asked Her Majesty’s Government:
Whether the statement in A Guide to the Human Rights Act: A Booklet for People with Learning Difficulties that, “You should be able to say and read what you like—as long as you respect other people”, accurately states the nature of the right to freedom of expression under Article 10 of the European Convention on Human Rights. [HL4659]
The document quoted attempts to relate the complex nature of the articles of the convention to the day-to-day experience of its intended audience. It was not designed to provide legal definitions. It strives, however, not to mislead. Only one sentence is quoted in the question. Taken together, the four sentences relating to this article provide as much information as was thought to be helpful for those with learning difficulties. The full text reads:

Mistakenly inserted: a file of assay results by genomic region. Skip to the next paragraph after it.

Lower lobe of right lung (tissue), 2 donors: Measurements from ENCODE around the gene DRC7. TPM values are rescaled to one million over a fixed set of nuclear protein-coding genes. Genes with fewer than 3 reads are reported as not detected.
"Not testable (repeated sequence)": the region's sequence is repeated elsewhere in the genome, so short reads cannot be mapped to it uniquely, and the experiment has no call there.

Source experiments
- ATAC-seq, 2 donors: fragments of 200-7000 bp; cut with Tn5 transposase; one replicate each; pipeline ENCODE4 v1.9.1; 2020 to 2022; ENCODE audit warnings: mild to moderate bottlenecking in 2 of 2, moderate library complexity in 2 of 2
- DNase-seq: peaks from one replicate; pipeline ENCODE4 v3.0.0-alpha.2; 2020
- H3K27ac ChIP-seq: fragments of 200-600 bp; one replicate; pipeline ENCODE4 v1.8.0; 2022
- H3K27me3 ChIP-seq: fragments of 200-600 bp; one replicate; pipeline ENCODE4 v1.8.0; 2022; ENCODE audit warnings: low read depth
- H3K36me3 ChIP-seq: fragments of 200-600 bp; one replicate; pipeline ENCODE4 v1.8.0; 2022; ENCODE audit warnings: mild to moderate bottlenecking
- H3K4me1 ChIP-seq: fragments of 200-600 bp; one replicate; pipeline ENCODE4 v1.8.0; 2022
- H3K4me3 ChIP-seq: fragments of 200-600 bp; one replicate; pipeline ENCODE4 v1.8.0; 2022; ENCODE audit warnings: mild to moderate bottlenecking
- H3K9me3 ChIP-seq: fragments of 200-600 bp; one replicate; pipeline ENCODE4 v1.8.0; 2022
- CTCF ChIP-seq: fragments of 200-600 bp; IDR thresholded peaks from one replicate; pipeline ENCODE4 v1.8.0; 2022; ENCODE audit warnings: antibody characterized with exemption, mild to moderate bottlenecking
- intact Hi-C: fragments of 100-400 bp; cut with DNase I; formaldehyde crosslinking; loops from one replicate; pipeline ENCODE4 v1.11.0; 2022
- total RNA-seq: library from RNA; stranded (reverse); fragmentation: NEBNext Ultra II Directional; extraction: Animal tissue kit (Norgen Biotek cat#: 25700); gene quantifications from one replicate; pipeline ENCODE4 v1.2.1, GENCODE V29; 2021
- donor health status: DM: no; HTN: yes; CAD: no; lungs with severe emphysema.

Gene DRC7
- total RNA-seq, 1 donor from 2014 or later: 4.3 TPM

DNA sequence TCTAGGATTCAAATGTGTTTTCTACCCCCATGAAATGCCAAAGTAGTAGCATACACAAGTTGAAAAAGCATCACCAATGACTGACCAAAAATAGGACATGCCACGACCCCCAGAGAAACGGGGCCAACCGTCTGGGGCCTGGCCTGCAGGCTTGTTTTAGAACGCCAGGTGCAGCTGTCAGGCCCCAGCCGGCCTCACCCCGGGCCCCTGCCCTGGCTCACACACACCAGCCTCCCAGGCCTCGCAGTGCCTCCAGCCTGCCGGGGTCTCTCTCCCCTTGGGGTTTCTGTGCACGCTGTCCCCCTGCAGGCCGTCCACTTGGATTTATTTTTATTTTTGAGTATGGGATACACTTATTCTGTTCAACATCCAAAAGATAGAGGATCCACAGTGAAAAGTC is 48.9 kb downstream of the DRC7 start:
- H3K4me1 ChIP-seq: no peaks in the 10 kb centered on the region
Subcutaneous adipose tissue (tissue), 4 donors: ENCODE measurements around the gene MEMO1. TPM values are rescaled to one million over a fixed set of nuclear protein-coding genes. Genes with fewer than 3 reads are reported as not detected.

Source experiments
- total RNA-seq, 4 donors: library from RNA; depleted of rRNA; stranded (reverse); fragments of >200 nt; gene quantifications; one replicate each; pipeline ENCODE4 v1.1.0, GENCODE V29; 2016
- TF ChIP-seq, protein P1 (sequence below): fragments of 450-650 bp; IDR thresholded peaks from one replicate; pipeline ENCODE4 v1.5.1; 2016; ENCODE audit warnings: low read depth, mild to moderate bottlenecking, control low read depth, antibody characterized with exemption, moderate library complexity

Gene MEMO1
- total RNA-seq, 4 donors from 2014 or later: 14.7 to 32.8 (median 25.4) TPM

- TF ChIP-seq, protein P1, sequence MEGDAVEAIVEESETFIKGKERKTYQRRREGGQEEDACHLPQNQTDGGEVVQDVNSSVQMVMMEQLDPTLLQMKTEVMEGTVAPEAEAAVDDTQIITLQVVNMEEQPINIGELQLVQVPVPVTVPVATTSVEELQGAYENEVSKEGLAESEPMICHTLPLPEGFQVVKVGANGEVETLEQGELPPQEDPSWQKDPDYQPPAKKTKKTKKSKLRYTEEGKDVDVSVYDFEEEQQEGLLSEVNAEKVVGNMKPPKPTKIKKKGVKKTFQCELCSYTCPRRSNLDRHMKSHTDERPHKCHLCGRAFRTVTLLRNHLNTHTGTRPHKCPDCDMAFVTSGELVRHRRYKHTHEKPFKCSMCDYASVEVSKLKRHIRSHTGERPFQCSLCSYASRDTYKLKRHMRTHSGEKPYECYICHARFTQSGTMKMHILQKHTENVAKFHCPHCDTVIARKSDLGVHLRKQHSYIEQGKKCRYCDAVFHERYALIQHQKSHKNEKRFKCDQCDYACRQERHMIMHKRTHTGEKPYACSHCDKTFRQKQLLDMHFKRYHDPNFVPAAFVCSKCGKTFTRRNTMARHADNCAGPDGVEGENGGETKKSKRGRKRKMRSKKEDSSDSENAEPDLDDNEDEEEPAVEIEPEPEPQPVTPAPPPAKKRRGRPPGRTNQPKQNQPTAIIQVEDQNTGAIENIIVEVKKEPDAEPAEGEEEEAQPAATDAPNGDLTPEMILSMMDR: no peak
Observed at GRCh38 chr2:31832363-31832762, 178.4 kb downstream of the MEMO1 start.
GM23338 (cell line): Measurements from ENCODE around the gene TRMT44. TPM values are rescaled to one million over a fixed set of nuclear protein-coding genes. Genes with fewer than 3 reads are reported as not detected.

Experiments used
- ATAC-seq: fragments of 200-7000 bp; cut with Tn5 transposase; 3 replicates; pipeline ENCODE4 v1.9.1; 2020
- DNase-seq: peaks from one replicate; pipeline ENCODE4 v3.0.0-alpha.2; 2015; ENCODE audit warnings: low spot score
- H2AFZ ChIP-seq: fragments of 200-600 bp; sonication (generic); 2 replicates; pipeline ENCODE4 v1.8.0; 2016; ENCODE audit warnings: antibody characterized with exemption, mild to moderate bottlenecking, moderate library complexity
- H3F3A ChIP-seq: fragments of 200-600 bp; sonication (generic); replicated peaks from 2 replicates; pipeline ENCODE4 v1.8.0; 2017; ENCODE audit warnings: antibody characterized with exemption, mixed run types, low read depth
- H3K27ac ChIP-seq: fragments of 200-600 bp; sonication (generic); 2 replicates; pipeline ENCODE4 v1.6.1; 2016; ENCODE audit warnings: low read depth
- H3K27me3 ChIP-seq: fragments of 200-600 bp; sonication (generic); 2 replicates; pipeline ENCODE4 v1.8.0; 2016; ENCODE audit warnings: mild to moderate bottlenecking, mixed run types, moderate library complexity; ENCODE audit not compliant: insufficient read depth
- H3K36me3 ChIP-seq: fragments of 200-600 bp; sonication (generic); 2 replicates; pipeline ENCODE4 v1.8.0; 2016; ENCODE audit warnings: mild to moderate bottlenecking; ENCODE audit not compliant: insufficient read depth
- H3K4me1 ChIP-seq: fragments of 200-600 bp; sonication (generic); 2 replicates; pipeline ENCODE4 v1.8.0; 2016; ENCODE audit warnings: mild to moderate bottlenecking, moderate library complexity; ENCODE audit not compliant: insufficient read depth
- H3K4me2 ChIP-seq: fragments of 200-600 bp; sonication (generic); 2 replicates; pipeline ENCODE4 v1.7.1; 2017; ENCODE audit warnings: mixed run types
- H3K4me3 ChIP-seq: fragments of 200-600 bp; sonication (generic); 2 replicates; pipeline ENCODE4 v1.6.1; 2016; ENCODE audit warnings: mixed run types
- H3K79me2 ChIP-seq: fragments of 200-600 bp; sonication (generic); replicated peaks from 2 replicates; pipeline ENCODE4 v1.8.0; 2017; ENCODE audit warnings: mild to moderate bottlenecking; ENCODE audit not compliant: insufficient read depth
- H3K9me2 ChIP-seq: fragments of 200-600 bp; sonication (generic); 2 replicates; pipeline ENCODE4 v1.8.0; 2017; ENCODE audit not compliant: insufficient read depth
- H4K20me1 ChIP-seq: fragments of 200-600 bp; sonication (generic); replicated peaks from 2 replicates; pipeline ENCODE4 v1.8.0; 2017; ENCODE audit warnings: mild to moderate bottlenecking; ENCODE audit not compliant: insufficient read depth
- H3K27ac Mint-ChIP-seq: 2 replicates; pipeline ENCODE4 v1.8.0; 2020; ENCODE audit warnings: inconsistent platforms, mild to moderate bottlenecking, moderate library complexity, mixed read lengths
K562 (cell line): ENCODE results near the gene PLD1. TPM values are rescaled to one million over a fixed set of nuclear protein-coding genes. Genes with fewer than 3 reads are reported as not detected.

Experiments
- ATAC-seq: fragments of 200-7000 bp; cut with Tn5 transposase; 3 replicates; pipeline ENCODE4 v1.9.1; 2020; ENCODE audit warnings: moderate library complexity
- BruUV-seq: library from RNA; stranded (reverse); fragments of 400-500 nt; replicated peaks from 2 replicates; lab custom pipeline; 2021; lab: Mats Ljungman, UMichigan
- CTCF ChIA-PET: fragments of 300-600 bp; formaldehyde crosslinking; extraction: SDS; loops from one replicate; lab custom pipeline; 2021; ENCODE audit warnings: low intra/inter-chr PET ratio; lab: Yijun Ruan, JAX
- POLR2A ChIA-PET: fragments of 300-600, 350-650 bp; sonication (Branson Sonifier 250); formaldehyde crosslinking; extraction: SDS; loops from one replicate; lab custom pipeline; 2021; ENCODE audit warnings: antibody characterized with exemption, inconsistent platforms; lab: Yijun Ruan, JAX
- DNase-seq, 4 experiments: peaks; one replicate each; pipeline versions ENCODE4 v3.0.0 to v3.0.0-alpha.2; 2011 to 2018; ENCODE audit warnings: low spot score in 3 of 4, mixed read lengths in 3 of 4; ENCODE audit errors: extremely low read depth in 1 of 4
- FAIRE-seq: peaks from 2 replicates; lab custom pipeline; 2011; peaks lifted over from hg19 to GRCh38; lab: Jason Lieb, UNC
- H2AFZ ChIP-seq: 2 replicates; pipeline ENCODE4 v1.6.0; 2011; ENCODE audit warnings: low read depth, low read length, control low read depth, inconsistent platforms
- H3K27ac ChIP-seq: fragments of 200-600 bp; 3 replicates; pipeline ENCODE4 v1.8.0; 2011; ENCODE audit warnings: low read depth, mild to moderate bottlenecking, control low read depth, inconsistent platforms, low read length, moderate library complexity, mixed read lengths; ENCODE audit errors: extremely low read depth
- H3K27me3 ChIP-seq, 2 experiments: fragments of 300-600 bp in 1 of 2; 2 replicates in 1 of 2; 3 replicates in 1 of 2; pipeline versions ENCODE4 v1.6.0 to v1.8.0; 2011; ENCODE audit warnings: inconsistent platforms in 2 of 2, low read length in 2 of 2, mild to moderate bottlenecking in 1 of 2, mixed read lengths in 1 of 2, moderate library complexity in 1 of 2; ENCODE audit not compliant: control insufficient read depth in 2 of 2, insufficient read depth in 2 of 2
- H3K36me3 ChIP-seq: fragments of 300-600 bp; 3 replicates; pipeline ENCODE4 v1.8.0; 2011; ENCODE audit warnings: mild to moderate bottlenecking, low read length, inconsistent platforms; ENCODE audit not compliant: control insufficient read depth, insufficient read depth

“Article 10 Freedom of expression
You have the right to hold opinions and have your say—even if other people don’t like your views. And you have the right to read books and newspapers, if you want to. You should be able to say and read what you like—as long as you respect other people. However this right must be balanced against other people’s rights and may be altered for reasons such as public health or safety”.